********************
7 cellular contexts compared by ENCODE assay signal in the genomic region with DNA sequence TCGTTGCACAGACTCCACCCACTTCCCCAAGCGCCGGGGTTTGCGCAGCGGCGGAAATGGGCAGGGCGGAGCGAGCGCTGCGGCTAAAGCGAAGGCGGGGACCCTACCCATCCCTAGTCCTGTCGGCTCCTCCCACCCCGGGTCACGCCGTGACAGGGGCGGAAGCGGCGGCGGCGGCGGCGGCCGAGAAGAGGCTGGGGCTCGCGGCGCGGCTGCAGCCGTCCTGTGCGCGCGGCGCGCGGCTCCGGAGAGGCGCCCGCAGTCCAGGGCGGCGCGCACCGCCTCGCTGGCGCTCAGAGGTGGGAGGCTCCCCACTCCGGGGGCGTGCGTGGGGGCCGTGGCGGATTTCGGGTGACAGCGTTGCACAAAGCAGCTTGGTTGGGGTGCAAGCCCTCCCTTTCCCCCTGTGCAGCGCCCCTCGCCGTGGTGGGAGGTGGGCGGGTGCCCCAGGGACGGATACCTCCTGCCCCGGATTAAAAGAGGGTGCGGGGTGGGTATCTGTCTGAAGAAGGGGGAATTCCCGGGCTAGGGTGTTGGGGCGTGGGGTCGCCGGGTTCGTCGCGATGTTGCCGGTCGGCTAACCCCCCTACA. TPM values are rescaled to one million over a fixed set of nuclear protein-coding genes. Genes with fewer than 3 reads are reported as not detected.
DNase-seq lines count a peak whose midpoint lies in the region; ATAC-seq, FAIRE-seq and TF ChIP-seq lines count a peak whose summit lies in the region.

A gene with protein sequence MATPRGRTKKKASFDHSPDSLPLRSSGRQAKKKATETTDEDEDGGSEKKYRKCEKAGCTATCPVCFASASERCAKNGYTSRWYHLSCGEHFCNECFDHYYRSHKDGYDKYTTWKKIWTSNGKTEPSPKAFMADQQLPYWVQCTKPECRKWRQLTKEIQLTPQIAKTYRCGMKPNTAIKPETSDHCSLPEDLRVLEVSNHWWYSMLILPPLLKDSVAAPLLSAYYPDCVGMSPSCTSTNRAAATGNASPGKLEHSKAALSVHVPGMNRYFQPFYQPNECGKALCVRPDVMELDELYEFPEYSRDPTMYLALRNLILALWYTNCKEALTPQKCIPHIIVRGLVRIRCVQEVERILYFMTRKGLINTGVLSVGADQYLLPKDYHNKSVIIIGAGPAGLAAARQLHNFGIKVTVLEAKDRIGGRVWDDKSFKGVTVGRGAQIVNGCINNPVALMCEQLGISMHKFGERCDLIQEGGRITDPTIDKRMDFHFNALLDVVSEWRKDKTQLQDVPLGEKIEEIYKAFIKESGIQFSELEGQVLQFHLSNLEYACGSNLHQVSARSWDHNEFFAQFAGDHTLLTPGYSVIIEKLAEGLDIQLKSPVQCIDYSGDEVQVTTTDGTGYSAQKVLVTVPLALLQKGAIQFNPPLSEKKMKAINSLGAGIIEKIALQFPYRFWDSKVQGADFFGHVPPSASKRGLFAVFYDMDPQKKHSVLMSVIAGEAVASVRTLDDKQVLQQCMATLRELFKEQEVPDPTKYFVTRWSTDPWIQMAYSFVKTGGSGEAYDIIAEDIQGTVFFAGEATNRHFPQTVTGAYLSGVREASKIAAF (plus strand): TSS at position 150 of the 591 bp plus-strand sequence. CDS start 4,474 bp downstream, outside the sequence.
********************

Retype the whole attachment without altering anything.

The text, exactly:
7 cellular contexts compared by ENCODE assay signal in the genomic region with DNA sequence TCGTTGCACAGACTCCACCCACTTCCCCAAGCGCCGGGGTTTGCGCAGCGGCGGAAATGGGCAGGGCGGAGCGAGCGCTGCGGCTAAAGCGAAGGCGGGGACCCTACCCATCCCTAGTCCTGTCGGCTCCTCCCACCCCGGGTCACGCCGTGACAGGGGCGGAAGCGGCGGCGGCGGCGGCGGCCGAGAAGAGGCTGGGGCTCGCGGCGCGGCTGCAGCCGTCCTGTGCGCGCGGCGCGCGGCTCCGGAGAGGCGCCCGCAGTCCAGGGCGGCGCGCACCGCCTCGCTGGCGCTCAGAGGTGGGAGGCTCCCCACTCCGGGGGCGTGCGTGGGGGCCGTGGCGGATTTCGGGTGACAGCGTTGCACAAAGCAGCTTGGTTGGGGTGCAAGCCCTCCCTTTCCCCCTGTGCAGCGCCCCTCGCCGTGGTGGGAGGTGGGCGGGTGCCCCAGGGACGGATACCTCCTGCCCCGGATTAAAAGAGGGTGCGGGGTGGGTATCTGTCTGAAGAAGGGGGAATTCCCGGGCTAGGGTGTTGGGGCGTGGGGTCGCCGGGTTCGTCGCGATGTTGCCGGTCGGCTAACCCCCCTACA. TPM values are rescaled to one million over a fixed set of nuclear protein-coding genes. Genes with fewer than 3 reads are reported as not detected.
DNase-seq lines count a peak whose midpoint lies in the region; ATAC-seq, FAIRE-seq and TF ChIP-seq lines count a peak whose summit lies in the region.

A gene with protein sequence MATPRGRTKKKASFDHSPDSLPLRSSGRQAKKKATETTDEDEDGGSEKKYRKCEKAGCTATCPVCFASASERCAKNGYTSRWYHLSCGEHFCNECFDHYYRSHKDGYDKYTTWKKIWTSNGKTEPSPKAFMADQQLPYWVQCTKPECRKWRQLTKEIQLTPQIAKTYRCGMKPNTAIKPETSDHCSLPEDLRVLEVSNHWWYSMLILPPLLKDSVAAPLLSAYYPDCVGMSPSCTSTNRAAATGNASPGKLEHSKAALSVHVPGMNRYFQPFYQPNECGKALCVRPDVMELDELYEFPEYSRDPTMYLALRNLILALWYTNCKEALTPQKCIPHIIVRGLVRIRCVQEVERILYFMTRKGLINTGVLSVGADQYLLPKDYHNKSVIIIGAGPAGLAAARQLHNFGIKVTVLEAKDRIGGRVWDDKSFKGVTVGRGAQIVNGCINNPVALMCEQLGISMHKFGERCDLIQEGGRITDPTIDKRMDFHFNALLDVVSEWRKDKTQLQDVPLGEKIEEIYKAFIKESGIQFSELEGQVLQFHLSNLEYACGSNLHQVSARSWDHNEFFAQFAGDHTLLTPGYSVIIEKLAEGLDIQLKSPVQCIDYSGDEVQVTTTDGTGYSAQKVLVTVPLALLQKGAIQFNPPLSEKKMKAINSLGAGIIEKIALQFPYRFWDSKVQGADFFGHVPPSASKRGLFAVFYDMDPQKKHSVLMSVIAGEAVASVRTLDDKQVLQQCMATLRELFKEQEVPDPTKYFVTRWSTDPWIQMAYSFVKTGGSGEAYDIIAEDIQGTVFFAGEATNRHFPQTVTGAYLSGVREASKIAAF (plus strand): TSS at position 150 of the 591 bp plus-strand sequence. CDS start 4,474 bp downstream, outside the sequence.